In the United States, the non-profits Planet Aid and Gaia Movement Living Earth Green World Action and the for-profit company USAgain, which have each placed thousands of clothes drop-off bins nationwide, have attracted unfavourable publicity over their business practices and alleged affiliation with Tvind.[39][40][41][42] All three companies have denied any wrongdoing or a connection to Tvind, although executives of USAgain have publicly admitted to membership in the Tvind Teachers Group, and Planet Aid has stated that "less than 5%" of the 250 people working with the company belong to the group.[21][43]

There are three other alleged Tvind-run clothes-collecting groups in the U.S., two of which are DRH Movement schools claiming to train volunteers for related humanitarian projects overseas through the Institute for International Cooperation and Development (IICD), located in Williamstown, Massachusetts and in Dowagiac, Michigan. Former students of IICD have reported being obliged to endure substandard living conditions, unreasonable work hours, bullying, and a "cult-like" atmosphere. Volunteers have also reported that they received little to no training, being instead required to solicit donations door-to-door, sell postcards on the street, and provide labour to Tvind-owned businesses under the guise of raising funds to support their overseas projects. Others recalled the aid programs themselves being fraught with mismanagement and even disastrous results.[44][45][46] In June 2013, The two IICD schools changed their name to One World Center.[47]

A third DRH Movement school in the U.S., Campus California, had been located in Etna, California, but reportedly closed under mysterious circumstances in December 2009. The organisation has since relocated to Richmond, California, where it has continued with its used clothes collection bin operation in the San Francisco Bay Area and the Central Valley.[22][48] In November 2014, Campus California announced its new name, Recycle for Change.[49]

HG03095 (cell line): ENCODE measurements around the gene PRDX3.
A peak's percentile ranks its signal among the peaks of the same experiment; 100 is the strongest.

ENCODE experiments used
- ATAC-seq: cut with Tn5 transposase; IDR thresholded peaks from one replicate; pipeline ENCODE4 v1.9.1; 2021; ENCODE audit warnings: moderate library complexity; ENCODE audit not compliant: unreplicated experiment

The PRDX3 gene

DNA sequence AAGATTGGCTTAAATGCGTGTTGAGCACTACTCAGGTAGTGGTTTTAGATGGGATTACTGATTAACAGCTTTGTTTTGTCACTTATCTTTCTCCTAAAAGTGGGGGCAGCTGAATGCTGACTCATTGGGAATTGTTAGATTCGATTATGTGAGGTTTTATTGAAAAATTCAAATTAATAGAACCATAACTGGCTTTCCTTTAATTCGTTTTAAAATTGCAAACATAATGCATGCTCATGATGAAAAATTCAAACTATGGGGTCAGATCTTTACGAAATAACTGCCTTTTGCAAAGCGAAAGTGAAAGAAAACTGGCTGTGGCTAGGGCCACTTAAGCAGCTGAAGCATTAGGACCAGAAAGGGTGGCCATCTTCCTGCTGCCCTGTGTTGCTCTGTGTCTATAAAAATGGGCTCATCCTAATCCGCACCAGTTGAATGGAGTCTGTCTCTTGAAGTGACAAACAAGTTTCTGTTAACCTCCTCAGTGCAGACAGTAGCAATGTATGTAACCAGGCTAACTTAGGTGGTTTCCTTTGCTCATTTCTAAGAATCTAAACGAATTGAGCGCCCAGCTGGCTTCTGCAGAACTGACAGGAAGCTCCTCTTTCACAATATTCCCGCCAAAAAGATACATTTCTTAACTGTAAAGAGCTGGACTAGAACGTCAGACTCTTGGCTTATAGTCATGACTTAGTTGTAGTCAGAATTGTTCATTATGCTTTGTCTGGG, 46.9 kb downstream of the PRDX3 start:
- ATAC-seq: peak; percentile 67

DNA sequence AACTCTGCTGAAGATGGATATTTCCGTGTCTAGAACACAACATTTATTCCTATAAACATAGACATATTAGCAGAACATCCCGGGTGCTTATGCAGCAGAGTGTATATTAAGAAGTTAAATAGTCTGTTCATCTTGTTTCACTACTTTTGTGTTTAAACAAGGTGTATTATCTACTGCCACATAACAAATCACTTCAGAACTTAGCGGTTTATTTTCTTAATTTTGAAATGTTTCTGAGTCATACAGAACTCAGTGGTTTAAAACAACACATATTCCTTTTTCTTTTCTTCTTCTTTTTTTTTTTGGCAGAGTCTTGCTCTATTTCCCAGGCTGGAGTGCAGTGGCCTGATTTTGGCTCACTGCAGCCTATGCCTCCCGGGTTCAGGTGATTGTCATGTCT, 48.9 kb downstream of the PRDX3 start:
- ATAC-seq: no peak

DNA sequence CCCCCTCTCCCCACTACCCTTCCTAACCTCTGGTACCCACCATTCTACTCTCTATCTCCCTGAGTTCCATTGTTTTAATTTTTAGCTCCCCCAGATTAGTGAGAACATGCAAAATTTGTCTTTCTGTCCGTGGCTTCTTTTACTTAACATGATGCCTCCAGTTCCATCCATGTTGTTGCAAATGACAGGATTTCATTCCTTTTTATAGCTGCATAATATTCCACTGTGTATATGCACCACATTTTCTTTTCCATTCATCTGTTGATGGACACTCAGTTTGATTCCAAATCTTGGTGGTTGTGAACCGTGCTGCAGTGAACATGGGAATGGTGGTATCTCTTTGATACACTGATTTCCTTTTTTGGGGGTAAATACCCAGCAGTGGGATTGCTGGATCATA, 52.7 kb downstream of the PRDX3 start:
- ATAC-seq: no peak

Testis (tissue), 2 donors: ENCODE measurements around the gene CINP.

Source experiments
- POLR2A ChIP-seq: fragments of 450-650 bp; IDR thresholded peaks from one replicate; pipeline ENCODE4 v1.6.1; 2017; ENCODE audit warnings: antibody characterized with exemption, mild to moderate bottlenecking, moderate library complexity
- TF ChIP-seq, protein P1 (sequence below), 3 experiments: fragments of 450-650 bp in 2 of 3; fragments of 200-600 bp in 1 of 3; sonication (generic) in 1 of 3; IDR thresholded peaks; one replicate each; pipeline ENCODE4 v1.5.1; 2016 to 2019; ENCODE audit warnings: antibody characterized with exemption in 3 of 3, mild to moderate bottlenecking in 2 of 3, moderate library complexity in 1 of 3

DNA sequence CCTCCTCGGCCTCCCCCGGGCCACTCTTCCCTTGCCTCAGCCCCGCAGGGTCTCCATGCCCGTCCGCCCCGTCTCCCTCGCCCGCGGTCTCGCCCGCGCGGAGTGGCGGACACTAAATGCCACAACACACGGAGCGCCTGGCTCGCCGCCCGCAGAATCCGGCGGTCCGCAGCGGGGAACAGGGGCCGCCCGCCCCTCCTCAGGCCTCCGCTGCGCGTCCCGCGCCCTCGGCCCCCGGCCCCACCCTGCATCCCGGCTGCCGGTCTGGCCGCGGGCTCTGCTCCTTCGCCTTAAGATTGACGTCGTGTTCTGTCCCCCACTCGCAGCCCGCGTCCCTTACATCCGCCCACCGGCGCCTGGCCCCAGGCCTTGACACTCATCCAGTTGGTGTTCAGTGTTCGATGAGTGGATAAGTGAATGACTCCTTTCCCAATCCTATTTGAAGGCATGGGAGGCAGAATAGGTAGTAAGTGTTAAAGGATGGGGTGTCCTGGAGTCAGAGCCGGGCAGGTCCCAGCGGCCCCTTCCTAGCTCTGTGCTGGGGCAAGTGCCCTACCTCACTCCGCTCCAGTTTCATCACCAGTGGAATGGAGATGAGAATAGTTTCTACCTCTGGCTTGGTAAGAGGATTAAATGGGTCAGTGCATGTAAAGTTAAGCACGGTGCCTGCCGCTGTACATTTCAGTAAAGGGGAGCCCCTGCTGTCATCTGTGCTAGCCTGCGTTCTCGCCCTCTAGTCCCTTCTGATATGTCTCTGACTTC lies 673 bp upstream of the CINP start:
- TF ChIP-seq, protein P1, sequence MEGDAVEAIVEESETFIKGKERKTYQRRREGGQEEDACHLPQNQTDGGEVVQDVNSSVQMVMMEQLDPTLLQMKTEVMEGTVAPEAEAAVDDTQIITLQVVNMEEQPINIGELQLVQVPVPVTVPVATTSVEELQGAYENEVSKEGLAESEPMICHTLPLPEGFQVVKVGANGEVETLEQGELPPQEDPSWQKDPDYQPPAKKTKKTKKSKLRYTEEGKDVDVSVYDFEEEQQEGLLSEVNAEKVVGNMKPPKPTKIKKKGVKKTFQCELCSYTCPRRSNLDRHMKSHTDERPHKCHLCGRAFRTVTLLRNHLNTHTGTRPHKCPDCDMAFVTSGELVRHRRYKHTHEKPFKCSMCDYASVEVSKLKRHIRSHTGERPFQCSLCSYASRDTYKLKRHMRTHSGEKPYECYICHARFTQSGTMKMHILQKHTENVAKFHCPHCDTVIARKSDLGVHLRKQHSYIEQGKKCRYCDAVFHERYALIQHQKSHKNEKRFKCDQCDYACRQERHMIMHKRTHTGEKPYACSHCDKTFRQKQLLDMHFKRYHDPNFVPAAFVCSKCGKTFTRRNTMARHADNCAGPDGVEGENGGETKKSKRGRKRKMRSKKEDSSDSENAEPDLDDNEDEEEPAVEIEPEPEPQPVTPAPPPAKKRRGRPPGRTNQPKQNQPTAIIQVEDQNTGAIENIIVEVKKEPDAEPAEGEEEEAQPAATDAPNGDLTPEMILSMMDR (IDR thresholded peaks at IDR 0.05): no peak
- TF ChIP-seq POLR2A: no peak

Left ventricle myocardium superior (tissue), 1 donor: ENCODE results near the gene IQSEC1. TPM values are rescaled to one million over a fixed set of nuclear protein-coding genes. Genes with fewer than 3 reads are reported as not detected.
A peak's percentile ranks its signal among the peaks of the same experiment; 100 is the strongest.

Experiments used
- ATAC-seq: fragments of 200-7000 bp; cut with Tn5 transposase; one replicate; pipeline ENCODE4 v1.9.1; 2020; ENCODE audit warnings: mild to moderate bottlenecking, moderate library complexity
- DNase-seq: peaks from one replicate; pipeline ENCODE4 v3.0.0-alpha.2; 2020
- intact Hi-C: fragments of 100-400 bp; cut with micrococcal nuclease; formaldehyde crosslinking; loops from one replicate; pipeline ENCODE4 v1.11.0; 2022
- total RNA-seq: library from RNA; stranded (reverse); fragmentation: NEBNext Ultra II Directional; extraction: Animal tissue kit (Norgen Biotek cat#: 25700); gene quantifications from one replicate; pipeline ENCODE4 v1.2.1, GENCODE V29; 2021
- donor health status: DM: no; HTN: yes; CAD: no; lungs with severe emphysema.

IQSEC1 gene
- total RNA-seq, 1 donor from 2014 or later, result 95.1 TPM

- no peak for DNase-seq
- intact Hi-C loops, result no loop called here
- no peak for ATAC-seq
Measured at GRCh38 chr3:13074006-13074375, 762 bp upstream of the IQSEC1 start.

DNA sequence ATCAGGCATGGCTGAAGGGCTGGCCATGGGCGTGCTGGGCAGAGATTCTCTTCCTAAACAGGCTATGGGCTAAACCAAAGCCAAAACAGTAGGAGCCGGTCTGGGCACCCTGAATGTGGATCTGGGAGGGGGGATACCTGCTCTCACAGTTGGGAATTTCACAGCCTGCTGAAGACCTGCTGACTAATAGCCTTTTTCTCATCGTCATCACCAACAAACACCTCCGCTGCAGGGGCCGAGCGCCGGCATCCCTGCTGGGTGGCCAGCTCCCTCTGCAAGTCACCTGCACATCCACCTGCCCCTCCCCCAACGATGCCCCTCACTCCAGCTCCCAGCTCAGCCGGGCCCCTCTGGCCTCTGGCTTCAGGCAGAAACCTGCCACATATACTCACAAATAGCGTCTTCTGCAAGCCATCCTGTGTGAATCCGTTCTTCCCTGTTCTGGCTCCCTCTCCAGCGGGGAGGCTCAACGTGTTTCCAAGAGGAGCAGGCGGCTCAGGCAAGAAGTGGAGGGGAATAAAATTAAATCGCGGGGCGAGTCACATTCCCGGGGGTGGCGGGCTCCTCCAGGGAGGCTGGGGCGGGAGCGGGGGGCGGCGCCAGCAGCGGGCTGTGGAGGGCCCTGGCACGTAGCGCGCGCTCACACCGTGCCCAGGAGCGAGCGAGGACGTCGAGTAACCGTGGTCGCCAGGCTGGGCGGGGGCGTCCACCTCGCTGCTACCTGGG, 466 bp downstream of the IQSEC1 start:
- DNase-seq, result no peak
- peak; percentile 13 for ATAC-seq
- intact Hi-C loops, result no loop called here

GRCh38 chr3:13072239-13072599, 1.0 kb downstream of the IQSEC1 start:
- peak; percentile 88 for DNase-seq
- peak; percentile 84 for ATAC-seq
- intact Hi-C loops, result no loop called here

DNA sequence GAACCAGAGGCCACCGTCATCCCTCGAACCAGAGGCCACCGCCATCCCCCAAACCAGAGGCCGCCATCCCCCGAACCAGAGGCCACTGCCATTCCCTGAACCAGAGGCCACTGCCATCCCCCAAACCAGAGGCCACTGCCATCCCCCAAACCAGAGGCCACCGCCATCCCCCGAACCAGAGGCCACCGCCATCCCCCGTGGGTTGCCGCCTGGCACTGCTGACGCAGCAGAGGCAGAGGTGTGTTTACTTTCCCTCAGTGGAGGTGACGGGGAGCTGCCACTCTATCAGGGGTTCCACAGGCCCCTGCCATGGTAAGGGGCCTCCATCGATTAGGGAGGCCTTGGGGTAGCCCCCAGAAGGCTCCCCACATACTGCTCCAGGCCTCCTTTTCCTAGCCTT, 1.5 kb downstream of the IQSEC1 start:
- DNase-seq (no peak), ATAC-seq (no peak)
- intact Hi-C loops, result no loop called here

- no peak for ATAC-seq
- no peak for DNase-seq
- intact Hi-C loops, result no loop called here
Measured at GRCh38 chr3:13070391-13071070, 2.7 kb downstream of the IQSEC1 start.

Criminal investigations[edit]

Tvind has historically received a great deal of interest from both media and officials. Minister of Education Ole Vig and the Parliament attempted to tighten the legislation in order to prevent the Tvind Schools from receiving public funds. The Danish Supreme Court declared such attempts as contrary to the Danish Constitution. Vig was advised by the National Audit Office and the Parliament’s Barrister (Kammeradvokaten) to raise the case accusing Tvind School Center of fraud. Around two years later, the Public Prosecutor in Aalborg dismissed the case - the materials did not contain sufficient evidence for prosecution.[50]

According to a 2001 case summary by Danish police and Denmark's Public Prosecutor for Serious Economic Crime, Tvind's scope had by 1992 "expanded far beyond pure school activities". Such activities were said to include the ownership of Third World fruit plantations, farms, shoe factories and sawmills, aid agencies, used clothing shops as well as the leasing of property, ships and containers.[27] Numerous media reports as well as investigations by European governments suggest that Tvind's alleged controlling body, the Teachers Group, is a political cult involved in criminal financial activities.[1][4][27][29][51] In Denmark, Teachers Group leaders have been prosecuted for serious financial crimes, with two convictions in separate trials, in 2006 and 2009 respectively.[52][53]

British journalist Michael Durham has tracked the "many interconnected businesses, properties and charitable operations around the world" owned by Tvind/TG.[40]